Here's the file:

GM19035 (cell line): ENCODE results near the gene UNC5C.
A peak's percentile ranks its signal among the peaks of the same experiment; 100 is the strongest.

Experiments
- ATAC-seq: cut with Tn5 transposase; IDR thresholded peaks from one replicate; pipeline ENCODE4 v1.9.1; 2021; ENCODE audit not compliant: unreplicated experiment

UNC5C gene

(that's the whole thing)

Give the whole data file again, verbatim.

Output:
GM19035 (cell line): ENCODE results near the gene UNC5C.
A peak's percentile ranks its signal among the peaks of the same experiment; 100 is the strongest.

Experiments
- ATAC-seq: cut with Tn5 transposase; IDR thresholded peaks from one replicate; pipeline ENCODE4 v1.9.1; 2021; ENCODE audit not compliant: unreplicated experiment

UNC5C gene